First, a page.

One of the most memorable sequences on The Simpsons takes place when Lisa, fed up with her family’s insensitivity toward her vegetarian ways, steals the pig at Homer’s barbecue and sends it rolling away downhill on a cart. The pig passes through dirty hedges, falls into a slimy river, and gets shot through the air across town. All the while, a frantic, distraught Homer repeatedly insists, “It’s still good! It’s still good!” The party was destined to be over the second that pig started rolling down the steep hill, but he fruitlessly chases after it anyway, unable to accept that what he had is gone.
I hope it’s obvious enough where I’m going with this.
The Detroit Tigers entered the 2016-2017 offseason with five big sandbags on their payroll and other than budding number-two starter Michael Fulmer, no players that are both cheap and noticeably above-average. That’s a result of many years of damaging their player development pipeline to compete on an annual basis. 43.8% of the Tigers’ WARP in 2016 came from players over the age of 30. That’s easily the highest mark in baseball (2nd: Braves, 35.5%). With aging stars, a lack of young, premium talent, a roster that finished 2.5 games out of the Wild Card, a payroll hamstrung by bad contracts, a potential powerhouse team in the Indians atop the division, and little on the way from the farm, the Tigers entered November in situation ripe for a total teardown. Detroit had some pretty successful teams built around Justin Verlander, Miguel Cabrera, and Victor Martinez, but the sooner the Tigers accept their new reality, the better.
General manager Al Avila didn’t wait long to make a move. One domino fell on Nov. 3 when Detroit sent center fielder Cameron Maybin to the Los Angeles Angels for a decent prospect. However, the person who set up the dominoes must have screwed up and put them too far apart, because that was the only move of consequence Detroit executed all winter, leaving Tigers fans bewildered and frustrated. Perhaps seeing three rebuilding teams in the division made management feel that zigging while everyone else zagged was a worthwhile strategy. That works better when you actually zig; the Tigers seemed content to just zag less than the competition and may have doomed themselves to mediocrity by doing so.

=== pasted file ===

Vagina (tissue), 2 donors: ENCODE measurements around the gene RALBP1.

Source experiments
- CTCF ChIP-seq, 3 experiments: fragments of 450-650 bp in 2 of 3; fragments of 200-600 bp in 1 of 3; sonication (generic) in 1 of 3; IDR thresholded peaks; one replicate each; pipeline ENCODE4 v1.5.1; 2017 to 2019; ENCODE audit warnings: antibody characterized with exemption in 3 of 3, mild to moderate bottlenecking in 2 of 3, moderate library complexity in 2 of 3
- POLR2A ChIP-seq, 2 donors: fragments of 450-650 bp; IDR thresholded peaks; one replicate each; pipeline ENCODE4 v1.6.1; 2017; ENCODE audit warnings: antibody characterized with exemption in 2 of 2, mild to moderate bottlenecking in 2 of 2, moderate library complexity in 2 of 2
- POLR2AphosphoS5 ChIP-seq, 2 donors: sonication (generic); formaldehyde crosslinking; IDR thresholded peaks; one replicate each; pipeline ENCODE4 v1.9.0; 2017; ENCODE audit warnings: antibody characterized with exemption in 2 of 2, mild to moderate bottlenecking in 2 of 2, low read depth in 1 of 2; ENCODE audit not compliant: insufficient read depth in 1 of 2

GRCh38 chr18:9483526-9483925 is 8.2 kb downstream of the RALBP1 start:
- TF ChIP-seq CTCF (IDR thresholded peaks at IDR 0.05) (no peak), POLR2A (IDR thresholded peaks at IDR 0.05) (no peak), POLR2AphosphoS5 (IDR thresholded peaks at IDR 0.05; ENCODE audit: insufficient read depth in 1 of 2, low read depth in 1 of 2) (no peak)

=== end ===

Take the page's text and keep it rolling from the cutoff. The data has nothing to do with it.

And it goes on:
In fairness, attempting to sell this offseason would not have been without its challenges. Two of the Tigers’ best potential trade chips are mashers that provide no value from their speed or defense. J.D. Martinez and Cabrera both can hit .300, draw a walk, and thump a lot of extra-base hits, but we saw that a pure hitter like Edwin Encarnacion had to settle for much less this offseason than the world originally expected, so the market was down on guys like this. Furthermore, Martinez only has one year of team control left and Cabrera’s age and contract situation may have proven to be a turn-off. Still, the Tigers have to cash in Martinez this year or he walks for nothing and Cabrera’s ability to outproduce his paycheck will only continue to dwindle. Trading these guys in even an adverse market would have made some sense.
The Tigers also had guys to deal that didn’t fit the dreaded “defensively-limited slugger” label. Verlander may not have the big fastball from his younger days, but he was one of the best pitchers in baseball in 2016 with a performance that compares favorably to the recently-traded Chris Sale. Granted, Sale, is neither 34 years old nor does he come attached to a contract potentially worth $106 million over four years, but if the Tigers were willing to eat cash, you’d have to think Verlander could have netted some good pieces.
The same could be said for the more modestly-priced Ian Kinsler, a man who’s quietly building himself into an interesting Hall of Fame case. Kinsler’s power came back with a vengeance last season and you’d better believe there’s a healthy trade market for a guy who can play in the middle infield and give you nearly 60 extra-base hits. There might be a rough tie for second, but besides Jose Altuve, I’m not sure there’s another second baseman in the game definitively better than Kinsler right now.